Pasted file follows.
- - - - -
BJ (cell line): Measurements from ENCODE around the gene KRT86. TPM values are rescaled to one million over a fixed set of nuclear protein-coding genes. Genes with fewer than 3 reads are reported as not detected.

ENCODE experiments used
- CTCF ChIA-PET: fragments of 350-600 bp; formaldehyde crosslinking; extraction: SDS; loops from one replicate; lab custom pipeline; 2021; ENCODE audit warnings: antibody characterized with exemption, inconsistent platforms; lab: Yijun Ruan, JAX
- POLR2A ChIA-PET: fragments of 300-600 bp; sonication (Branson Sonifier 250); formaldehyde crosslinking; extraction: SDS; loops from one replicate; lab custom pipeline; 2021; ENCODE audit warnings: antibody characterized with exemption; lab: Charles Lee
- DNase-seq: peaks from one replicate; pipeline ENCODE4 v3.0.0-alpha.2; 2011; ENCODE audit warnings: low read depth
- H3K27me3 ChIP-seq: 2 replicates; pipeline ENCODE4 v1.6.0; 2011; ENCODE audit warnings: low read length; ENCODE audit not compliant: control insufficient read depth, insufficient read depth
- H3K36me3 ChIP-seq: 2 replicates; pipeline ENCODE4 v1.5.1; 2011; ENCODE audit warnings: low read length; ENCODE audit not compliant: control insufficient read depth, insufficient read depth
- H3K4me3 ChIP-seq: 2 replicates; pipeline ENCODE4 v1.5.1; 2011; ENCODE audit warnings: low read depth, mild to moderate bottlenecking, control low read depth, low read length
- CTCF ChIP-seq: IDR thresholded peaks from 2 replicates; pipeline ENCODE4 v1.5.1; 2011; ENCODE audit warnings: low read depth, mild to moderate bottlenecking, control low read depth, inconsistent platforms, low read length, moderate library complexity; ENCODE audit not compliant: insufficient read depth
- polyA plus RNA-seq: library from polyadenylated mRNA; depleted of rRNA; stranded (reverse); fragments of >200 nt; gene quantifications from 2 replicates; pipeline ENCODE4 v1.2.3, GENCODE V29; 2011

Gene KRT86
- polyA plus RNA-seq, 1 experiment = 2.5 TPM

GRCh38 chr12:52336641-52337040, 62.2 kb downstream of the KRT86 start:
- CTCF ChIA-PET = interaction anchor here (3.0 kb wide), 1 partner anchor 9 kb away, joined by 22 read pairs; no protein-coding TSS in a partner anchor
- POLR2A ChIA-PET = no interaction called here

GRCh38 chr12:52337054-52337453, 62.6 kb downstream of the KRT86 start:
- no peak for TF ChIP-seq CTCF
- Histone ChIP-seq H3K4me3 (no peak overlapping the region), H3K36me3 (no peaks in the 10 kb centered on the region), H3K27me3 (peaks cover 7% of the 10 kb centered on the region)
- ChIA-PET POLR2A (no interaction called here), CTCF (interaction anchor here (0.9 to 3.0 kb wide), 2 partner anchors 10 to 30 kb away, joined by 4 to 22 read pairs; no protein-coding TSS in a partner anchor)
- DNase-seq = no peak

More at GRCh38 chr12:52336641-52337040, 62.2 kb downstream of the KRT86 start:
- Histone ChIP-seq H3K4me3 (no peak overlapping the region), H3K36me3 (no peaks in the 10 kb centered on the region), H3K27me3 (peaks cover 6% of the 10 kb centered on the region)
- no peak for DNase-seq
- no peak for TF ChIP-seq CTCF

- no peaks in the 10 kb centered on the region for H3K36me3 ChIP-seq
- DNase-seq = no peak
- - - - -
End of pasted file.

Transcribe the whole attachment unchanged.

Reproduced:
BJ (cell line): Measurements from ENCODE around the gene KRT86. TPM values are rescaled to one million over a fixed set of nuclear protein-coding genes. Genes with fewer than 3 reads are reported as not detected.

ENCODE experiments used
- CTCF ChIA-PET: fragments of 350-600 bp; formaldehyde crosslinking; extraction: SDS; loops from one replicate; lab custom pipeline; 2021; ENCODE audit warnings: antibody characterized with exemption, inconsistent platforms; lab: Yijun Ruan, JAX
- POLR2A ChIA-PET: fragments of 300-600 bp; sonication (Branson Sonifier 250); formaldehyde crosslinking; extraction: SDS; loops from one replicate; lab custom pipeline; 2021; ENCODE audit warnings: antibody characterized with exemption; lab: Charles Lee
- DNase-seq: peaks from one replicate; pipeline ENCODE4 v3.0.0-alpha.2; 2011; ENCODE audit warnings: low read depth
- H3K27me3 ChIP-seq: 2 replicates; pipeline ENCODE4 v1.6.0; 2011; ENCODE audit warnings: low read length; ENCODE audit not compliant: control insufficient read depth, insufficient read depth
- H3K36me3 ChIP-seq: 2 replicates; pipeline ENCODE4 v1.5.1; 2011; ENCODE audit warnings: low read length; ENCODE audit not compliant: control insufficient read depth, insufficient read depth
- H3K4me3 ChIP-seq: 2 replicates; pipeline ENCODE4 v1.5.1; 2011; ENCODE audit warnings: low read depth, mild to moderate bottlenecking, control low read depth, low read length
- CTCF ChIP-seq: IDR thresholded peaks from 2 replicates; pipeline ENCODE4 v1.5.1; 2011; ENCODE audit warnings: low read depth, mild to moderate bottlenecking, control low read depth, inconsistent platforms, low read length, moderate library complexity; ENCODE audit not compliant: insufficient read depth
- polyA plus RNA-seq: library from polyadenylated mRNA; depleted of rRNA; stranded (reverse); fragments of >200 nt; gene quantifications from 2 replicates; pipeline ENCODE4 v1.2.3, GENCODE V29; 2011

Gene KRT86
- polyA plus RNA-seq, 1 experiment = 2.5 TPM

GRCh38 chr12:52336641-52337040, 62.2 kb downstream of the KRT86 start:
- CTCF ChIA-PET = interaction anchor here (3.0 kb wide), 1 partner anchor 9 kb away, joined by 22 read pairs; no protein-coding TSS in a partner anchor
- POLR2A ChIA-PET = no interaction called here

GRCh38 chr12:52337054-52337453, 62.6 kb downstream of the KRT86 start:
- no peak for TF ChIP-seq CTCF
- Histone ChIP-seq H3K4me3 (no peak overlapping the region), H3K36me3 (no peaks in the 10 kb centered on the region), H3K27me3 (peaks cover 7% of the 10 kb centered on the region)
- ChIA-PET POLR2A (no interaction called here), CTCF (interaction anchor here (0.9 to 3.0 kb wide), 2 partner anchors 10 to 30 kb away, joined by 4 to 22 read pairs; no protein-coding TSS in a partner anchor)
- DNase-seq = no peak

More at GRCh38 chr12:52336641-52337040, 62.2 kb downstream of the KRT86 start:
- Histone ChIP-seq H3K4me3 (no peak overlapping the region), H3K36me3 (no peaks in the 10 kb centered on the region), H3K27me3 (peaks cover 6% of the 10 kb centered on the region)
- no peak for DNase-seq
- no peak for TF ChIP-seq CTCF

- no peaks in the 10 kb centered on the region for H3K36me3 ChIP-seq
- DNase-seq = no peak